This is another one of the controversial questions in many of the SEO (Search Engine Optimization) forums, yet it is very easy to answer for any particular search engine. While popular belief seems to be that pages should be very short (less than 10K) to rank well with the leading search engine, this article conclusively answers that question?with a completely different answer.
The methodology is really quite simple for this question. I gathered the results of the queries naturally performed last month by myself and three associates using Yahoo and Google. I then visited each page and wrote down the size of the body section of the page. Those sizes were then tabulated for the top 20 rankings and converted into a normalized “ranking correlation?
The resulting number shows each group of body section sizes normalizing into a number between ?00 and +100 showing the likelihood of being ranked higher/lower. A value of +100 shows that all 10 rankings were in the proper order to show that pages of the studied size ALWAYS rank HIGHER than pages of another size. A value of ?00 shows that all 10 rankings were in the proper order to show that pages of the studied size ALWAYS rank LOWER than pages of another size. Numbers in between show the varying likelihood of rankings proportionally between ?00 and +100.
That is the number you see on the Y-axis. On the X-axis, we have groups of page sizes varying from 0 to 100K bytes. Here are the graphs for Yahoo and Google:
(Note to Webmasters: Feel free to hot link to the above graphs or even copy them to your own site. Also feel free to delete this note.)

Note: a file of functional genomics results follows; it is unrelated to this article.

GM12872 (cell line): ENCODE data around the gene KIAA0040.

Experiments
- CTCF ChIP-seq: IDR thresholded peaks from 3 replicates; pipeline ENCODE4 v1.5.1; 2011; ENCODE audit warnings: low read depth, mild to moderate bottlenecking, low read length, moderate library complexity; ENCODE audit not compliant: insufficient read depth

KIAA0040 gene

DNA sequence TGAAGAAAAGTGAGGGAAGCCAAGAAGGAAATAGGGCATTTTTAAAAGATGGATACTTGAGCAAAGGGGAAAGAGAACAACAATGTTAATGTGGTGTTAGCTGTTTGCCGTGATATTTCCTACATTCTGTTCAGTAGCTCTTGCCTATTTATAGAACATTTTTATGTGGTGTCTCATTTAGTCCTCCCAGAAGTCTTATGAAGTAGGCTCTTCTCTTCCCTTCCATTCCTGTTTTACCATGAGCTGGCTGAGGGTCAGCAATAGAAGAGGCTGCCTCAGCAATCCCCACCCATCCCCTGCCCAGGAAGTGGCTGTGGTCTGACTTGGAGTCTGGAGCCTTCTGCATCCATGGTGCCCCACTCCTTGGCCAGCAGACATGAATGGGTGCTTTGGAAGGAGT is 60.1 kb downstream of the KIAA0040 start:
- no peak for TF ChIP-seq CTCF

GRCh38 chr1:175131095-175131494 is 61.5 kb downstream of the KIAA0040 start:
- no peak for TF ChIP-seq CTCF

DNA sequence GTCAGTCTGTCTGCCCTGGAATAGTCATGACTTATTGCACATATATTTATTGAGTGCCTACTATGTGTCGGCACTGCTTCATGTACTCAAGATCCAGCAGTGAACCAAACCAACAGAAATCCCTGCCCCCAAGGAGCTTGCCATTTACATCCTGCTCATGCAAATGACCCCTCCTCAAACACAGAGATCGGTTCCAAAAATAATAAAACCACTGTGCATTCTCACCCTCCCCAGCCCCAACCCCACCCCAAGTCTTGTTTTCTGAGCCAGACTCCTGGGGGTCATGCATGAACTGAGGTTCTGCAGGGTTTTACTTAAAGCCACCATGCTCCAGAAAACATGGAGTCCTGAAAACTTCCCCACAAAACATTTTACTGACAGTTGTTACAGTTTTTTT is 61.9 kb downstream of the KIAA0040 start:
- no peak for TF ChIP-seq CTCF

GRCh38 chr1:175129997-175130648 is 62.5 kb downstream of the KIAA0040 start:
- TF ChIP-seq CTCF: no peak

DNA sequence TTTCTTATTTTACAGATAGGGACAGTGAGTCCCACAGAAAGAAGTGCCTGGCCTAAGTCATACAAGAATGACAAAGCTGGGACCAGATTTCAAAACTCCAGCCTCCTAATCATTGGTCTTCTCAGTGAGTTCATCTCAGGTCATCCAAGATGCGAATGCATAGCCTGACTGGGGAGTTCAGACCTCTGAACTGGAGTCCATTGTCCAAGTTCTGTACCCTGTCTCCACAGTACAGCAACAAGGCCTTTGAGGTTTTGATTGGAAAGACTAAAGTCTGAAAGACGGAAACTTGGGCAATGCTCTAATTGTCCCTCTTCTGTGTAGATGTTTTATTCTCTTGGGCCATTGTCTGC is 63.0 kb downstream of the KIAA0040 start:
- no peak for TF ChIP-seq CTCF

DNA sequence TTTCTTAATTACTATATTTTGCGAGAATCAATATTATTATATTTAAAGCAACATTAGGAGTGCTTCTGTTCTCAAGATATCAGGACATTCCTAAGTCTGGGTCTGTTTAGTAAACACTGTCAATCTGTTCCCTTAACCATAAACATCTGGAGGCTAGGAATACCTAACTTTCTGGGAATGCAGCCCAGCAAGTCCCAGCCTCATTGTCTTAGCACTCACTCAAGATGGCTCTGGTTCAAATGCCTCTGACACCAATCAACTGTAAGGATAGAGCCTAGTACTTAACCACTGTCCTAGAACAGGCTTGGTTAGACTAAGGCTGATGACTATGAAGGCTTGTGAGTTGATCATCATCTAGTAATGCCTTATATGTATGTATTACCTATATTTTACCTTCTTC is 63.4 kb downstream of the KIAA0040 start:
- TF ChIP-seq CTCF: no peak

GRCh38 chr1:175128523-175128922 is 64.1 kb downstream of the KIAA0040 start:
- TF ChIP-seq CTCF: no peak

There is an obvious correlation on Google, which shows that body sections of a size between 50K and 60K generally rank much higher than shorter or longer bodies. The Yahoo graph is a bit more erratic, but also shows a nice peak at 60-70K (and another one at 20-30K). This goes against the popular belief that states that shorter pages rank highest. The popular belief is shown to be completely inaccurate with this study.
1. For the purposes of this test, the actual body section size in bytes was used. The page was saved to disk and then everything before the body tag and after the end body tag were deleted. The resulting size of the file as reported by the operating system was used. Graphics and any other external references were completely ignored.
2. Over 1,000 queries and over 10,000 sites were examined for this study.
3. There was no exercise to attempt to isolate different keywords. I merely took a random sampling of the queries performed by myself and three associated during the prior month.
Pages with a body section size between 50K and 70K rank best on the two leading search engines!
This is merely a correlation study, so it cannot be determined from this study whether the leading search engine purposefully entertains this factor or not. The actual factors used may be far distant from the factor we studied, but the end result is that this search engine does, in fact, rank pages between 50K and 60K higher than pages of other sizes.
Jon Ricerca is one of the leading researchers and authors of the Search Engine Ranking Factor (SERF) reports at SearchEngineGeek.com. For access to the other SERF reports, please visit: http://www.SearchEngineGeek.com